Top Ten Tuesdays: Top Ten Books I've Read So Far In 2013

Hosted by The Broke and the Bookish, Top Ten Tuesdays is a weekly meme where we post about top ten subjects relating to books. This time around it's "Top Ten Books I've Read So Far In 2013".

Here are mine, in no particular order:

A travelogue with a difference.
From the Author's Note: "This tale is the story of a real journey made in 1969 by a group of Indian villagers. For a short time I was able to travel with them. I travelled 15,000 kilometres in the third - class carriages of Indian Railways, over a period of seven months. ... To the villagers the journey was an adventure thrust upon them by unexpected fate when their kindly landowner died leaving her wealth in a trust fund for her villagers. Many of them found the confrontation with the world beyond their village alarming and unsettling. After their travels they returned to the years of crisis and war which resulted in the formation of Bangladesh and the tidal wave, famines and struggle which followed closely upon that war."

A satirical novel about science, magic and the relations between the sexes, it's funny, ugly and well worth reading. It's also loosely based on a real life person: a man who claimed to have discovered the clitoris (as a woman I find that quite funny, but of course it's about scientific discovery, not what generations of women already knew).

By turns funny, scary and sad, this is the memoir of a woman who grew up in east Africa during turbulent times. Not for the weak of heart.
A mixture of romance and military novel, this is the story of a couple who meet in Brussels and have a turbulent romance during the lead-up to the battle of Waterloo, but most of all it's about the battle itself and is still considered among the best descriptions of it.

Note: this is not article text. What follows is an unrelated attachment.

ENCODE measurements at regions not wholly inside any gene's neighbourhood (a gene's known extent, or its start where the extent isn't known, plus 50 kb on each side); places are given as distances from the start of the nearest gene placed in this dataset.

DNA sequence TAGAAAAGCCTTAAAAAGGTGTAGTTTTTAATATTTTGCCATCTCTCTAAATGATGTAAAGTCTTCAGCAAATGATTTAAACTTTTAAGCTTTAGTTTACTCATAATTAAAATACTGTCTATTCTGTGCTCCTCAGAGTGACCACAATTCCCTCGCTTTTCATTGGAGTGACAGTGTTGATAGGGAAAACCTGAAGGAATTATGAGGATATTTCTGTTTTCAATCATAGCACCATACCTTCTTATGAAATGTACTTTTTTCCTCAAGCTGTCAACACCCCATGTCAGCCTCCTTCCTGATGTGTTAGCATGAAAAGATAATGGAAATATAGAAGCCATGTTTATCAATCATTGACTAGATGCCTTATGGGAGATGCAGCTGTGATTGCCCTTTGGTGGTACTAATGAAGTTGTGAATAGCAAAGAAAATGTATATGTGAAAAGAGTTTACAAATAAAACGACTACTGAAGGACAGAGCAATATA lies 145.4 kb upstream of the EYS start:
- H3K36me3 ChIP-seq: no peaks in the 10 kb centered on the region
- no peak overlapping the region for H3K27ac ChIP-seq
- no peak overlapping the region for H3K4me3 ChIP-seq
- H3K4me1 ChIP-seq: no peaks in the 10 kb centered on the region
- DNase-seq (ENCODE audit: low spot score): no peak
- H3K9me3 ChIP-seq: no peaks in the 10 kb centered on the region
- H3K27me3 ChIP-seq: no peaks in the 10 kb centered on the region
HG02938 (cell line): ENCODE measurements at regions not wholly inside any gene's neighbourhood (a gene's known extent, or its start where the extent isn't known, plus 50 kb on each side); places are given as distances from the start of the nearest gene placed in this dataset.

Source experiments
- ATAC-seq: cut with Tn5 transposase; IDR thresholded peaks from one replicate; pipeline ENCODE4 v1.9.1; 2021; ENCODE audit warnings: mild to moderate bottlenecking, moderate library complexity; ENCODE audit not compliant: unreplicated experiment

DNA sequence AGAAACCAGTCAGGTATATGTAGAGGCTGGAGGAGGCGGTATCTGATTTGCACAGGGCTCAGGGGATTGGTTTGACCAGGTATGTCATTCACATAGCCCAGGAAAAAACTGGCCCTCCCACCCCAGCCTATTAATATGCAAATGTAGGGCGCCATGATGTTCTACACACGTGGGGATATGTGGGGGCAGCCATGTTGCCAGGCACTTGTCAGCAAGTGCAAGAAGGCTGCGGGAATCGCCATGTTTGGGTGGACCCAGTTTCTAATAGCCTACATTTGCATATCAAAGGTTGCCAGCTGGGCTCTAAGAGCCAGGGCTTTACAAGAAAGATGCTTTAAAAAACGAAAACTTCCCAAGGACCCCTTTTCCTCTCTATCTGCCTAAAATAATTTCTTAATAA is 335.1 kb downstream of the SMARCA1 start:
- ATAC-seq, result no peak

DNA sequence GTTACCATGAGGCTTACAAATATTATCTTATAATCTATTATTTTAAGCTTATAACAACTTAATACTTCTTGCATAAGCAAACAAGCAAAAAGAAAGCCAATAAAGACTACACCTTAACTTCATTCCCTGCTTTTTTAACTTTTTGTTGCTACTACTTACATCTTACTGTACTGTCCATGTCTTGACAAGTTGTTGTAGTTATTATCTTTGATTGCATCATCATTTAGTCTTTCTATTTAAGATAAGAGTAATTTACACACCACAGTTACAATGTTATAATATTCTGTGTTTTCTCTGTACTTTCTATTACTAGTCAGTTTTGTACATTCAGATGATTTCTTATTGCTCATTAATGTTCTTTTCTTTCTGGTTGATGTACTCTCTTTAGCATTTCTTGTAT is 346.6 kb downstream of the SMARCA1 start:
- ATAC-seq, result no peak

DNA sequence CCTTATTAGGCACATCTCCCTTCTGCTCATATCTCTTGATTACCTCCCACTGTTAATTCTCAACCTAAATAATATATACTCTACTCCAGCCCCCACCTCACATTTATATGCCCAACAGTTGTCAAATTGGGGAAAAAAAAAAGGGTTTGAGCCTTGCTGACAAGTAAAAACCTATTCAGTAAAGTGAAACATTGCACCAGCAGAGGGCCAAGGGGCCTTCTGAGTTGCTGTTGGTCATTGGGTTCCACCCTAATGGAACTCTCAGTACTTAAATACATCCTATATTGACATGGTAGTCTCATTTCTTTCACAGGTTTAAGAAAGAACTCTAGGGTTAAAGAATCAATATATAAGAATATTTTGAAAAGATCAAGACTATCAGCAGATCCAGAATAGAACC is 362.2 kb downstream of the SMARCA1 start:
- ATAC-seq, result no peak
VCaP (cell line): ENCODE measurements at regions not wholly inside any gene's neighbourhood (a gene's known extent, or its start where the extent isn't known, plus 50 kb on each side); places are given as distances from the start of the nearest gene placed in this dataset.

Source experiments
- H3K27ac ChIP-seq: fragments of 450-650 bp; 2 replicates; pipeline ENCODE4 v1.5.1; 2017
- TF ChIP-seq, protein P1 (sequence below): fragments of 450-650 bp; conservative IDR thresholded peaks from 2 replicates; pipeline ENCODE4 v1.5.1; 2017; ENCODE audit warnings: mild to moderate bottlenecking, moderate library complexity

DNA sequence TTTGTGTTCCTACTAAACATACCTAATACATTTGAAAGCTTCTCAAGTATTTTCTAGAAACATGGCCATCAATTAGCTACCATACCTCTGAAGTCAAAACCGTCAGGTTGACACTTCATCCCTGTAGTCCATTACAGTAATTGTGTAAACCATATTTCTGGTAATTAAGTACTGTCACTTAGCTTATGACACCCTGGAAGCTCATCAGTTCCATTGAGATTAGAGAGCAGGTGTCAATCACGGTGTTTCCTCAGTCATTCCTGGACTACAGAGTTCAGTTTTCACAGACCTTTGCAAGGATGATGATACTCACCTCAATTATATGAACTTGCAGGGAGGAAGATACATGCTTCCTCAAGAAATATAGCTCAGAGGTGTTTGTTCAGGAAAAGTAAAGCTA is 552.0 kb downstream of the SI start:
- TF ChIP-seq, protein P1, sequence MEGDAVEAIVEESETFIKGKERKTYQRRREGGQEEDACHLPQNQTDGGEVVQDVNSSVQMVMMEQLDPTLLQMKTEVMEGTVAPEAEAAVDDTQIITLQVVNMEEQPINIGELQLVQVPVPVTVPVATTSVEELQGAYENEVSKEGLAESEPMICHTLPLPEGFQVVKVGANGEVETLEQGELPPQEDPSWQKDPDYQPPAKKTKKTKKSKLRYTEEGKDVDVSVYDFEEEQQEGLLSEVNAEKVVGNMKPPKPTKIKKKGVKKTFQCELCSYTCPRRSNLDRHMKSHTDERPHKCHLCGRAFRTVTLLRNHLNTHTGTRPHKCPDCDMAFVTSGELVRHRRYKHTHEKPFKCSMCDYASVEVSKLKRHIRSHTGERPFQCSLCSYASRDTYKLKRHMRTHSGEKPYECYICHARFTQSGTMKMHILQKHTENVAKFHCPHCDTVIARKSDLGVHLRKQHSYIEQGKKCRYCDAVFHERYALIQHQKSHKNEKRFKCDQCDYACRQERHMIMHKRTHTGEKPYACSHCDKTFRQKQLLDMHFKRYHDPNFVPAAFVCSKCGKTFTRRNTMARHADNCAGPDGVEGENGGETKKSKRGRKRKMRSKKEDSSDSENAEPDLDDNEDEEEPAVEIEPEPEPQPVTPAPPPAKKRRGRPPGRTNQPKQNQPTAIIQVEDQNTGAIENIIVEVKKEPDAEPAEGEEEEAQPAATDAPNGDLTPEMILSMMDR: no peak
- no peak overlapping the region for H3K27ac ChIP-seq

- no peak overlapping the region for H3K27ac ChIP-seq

Memoir of the childhood and teens of the famous cookbook author and actress, growing up in India in the years before during and just after World War II.
Travelogue of a retired British couple who bought a narrowboat and sailed it across the English Channel to France and along French and Belgian waterways to Carcasonne.
Roach investigates life after death in her inimitable way.
Definitive edition of Thomas' lovely poem/play about 24 hours in a small Welsh village.
Lovely, lovely children's book. I am considering starting a campaign to have it translated into Icelandic.

The latest from Nora Roberts and the best I have read by her in some time.


Trish said…
I read Don't Let's Go To The Dogs Tonight and loved it. I listened to it as an audiobook, actually, which made it a wonderfully immersive experience. I've since collected her other books and am looking forward to reading those as well.
Oh my! You have just sent me off to Amazon to add three more books to my wishlist!

And if you decide to start a campaign for WTWTA in Icelandic, let me know...I will help! It should be in every language.
Loni said…
I only read Where The Wild Things Are As an adult. It's such a great book, I don't know how I never came across it as a kid.
My Top Ten
I have been meaning to read something by Heyer for too long. I need to get to her! Spook is the only Roach book I haven't read yet (that and her new one Gulp) so it's high on my list. I love her work!

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